“How very good and pleasant it is when kindred live together in unity! (Psalm 133:1, NRSV)!”
These words quoted by Rabbi Steven Morgan could not have been more appropriate a sentiment at such a historic gathering. Last Tuesday, October 18th, religious leaders, educators, community activists and politicians from all over the city of Houston met to break ground on the The Institute of Interfaith Dialog’s “Interfaith Peace Garden.”
The project will consist of three houses of worship that will be used to educate those of other faiths, create space for worship, and facilitate dialogue. The three proposed buildings are replicas of a 20th century synagogue, a 6th century Cappadocian church, and a 7th century Antiochian Mosque. Each building will be facing inward toward a peace garden which will remind each faith of needed unity and commonality; ultimately the garden will serve as a visible and prophetic reminder to these three major world religions that differences should never rise above peaceful coexistence.
The event opened with the Dr. Alp Aslandogan, the president of The Institute of Interfaith Dialog, welcoming all present and setting forth a vision of peace for the city of Houston as well as hoping the project may serve as a model for other communities. Following Aslandogan, Bishops from the Roman Catholic, United Methodist, Episcopal, and Lutheran faith traditions prayed a blessing over the groundbreaking as well as Imam Mustafa Yigit and Rabbi Morgan. The event was blessed with a sea of distinct religious voices that echoed in harmony with each other: “become inspired by peace.”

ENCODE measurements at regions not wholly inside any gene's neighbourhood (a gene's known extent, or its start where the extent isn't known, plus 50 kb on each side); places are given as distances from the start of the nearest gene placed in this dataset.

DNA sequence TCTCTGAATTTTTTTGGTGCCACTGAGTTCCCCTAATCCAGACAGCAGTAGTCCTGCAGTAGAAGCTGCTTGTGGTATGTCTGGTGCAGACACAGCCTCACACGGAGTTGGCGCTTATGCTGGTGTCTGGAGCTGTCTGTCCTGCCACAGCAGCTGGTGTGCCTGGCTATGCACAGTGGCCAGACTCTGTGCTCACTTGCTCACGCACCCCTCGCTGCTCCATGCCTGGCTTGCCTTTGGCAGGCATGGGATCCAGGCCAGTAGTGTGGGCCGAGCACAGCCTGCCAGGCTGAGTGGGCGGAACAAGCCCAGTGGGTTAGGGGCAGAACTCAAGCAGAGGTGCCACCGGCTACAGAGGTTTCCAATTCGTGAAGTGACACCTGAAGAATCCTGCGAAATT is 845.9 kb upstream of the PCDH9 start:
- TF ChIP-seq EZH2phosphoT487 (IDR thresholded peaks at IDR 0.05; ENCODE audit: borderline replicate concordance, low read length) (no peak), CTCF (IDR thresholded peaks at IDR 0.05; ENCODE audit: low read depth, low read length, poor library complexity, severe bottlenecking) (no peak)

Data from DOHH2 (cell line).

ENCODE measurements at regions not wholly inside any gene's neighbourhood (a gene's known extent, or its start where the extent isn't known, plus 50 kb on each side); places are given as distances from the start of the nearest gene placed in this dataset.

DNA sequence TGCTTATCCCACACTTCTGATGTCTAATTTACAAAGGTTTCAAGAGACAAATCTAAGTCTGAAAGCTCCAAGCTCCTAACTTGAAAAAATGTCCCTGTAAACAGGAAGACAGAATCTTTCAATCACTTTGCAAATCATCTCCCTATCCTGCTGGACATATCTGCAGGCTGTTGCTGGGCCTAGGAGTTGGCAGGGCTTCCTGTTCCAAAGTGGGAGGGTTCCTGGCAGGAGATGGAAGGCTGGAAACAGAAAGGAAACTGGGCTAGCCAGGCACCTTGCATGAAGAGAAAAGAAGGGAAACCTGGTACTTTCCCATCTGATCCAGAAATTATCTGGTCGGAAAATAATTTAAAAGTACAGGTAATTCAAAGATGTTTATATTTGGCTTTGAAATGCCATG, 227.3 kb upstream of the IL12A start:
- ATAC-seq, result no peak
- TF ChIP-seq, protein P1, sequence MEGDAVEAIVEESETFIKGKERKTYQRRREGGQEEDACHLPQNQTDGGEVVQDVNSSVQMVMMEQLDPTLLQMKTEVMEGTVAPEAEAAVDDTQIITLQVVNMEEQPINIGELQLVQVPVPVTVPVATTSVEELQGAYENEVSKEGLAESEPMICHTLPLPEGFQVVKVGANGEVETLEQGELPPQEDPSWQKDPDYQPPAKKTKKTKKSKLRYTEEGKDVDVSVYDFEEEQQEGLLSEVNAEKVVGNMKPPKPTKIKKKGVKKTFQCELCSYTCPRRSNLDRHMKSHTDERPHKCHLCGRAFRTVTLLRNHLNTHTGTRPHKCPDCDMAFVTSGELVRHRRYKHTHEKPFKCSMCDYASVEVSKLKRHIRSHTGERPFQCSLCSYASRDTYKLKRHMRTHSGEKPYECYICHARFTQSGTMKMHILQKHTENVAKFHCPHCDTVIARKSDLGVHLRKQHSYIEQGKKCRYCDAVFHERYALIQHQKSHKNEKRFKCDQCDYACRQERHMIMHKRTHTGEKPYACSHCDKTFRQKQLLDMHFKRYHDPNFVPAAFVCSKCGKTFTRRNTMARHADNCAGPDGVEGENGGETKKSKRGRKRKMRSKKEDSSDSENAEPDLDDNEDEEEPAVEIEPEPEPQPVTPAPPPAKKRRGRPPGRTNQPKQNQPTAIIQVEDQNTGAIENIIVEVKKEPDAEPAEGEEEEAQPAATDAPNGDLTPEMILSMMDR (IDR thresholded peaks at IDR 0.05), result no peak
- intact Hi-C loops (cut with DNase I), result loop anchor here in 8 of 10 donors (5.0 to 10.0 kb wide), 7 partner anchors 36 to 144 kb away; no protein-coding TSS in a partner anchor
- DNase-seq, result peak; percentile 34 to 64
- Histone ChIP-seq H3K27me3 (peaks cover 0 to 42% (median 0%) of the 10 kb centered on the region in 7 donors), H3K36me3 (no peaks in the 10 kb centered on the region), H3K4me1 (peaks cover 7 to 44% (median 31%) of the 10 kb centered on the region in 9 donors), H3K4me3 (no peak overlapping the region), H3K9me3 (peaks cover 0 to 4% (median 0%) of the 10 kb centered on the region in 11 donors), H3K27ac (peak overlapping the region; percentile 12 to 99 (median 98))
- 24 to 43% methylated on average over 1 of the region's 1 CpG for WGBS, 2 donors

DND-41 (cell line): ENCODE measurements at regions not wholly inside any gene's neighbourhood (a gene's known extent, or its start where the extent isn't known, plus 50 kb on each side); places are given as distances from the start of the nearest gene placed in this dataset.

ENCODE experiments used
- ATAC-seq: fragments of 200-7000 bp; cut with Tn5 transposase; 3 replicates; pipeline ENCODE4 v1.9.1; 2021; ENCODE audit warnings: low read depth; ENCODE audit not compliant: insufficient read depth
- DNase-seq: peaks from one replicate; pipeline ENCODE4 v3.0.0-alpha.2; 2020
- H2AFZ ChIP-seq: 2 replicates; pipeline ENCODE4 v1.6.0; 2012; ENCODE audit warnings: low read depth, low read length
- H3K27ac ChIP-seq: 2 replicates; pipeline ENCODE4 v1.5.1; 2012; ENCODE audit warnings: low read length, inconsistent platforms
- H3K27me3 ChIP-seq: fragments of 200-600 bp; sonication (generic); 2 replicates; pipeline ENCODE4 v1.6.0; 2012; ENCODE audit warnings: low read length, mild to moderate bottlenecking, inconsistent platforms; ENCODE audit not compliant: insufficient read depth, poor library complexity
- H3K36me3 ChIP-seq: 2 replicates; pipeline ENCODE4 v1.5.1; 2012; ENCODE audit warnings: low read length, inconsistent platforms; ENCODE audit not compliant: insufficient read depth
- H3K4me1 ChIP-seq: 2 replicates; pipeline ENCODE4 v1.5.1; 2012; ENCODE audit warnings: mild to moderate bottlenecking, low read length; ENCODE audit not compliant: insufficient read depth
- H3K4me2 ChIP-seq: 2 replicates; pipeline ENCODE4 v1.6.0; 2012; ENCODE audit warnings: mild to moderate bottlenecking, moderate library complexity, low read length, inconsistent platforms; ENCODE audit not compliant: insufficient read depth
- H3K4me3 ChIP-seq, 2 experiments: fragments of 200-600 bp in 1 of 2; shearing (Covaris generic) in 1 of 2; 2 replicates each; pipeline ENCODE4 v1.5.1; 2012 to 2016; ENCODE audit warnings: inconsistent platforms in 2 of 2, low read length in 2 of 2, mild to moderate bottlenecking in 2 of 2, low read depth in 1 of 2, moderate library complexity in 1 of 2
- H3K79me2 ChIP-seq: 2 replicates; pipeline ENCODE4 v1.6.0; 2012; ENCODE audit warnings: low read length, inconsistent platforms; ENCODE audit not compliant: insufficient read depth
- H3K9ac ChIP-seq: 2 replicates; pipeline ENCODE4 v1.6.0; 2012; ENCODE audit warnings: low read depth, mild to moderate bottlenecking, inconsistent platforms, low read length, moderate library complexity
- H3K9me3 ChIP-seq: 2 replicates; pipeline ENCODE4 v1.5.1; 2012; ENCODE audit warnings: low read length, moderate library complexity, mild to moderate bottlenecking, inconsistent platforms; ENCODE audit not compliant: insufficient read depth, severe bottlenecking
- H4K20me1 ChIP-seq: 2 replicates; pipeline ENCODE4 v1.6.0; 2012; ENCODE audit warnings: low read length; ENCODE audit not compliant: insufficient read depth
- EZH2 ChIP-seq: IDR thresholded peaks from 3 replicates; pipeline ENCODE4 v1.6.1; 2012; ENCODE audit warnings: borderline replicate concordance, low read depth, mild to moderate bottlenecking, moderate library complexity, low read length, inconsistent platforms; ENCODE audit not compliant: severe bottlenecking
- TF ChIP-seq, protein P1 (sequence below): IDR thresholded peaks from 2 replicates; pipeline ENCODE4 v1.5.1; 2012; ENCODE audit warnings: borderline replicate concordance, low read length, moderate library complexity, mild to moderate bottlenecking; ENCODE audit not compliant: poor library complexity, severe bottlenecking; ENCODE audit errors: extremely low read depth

Following the religious leaders, words from several prominent community members as well as political officials demonstrated that this project was not solely about religion, but it was also about reminding the community that religion should influence daily life. After these voices, the festivities began to wind down and the community members present were encouraged to allow this center to “help develop a sense of appreciation for one’s own faith as well as one’s neighbor.” With a final gesture of unity, the religious leaders present were asked to be the first to “break ground” for the garden and demonstrate a peaceful coexistence. With that gesture, the event was over. For me, I hope that this event could act as a catalyst for greater dialogue and serve as a beacon to remind all that we should make peace and conversation our starting place.
After the event, Bishop Janice Huie of Texas Conference of the United Methodist Church commented that the events that had transpired were “a good thing” and that the Institute of Interfaith Dialog “was a special project.” Most in attendance would be hard pressed to disagree with her and I felt hopeful for the city of Houston and its distinct faith traditions. As the crowd began to disperse its separate ways, the MC reminded all that we were invited to participate in a conversation around immigration reform and to put our stand for unity and peace to action. The real work had begun. As I drove away on my motorcycle, the words that Rabbi Morgan had prayed echoed in my head; “How very good and pleasant it is when kindred live together in unity!” The event truly was good and pleasant to my ears. You can find more details about the project and the institute at http://www.interfaithdialog.org/.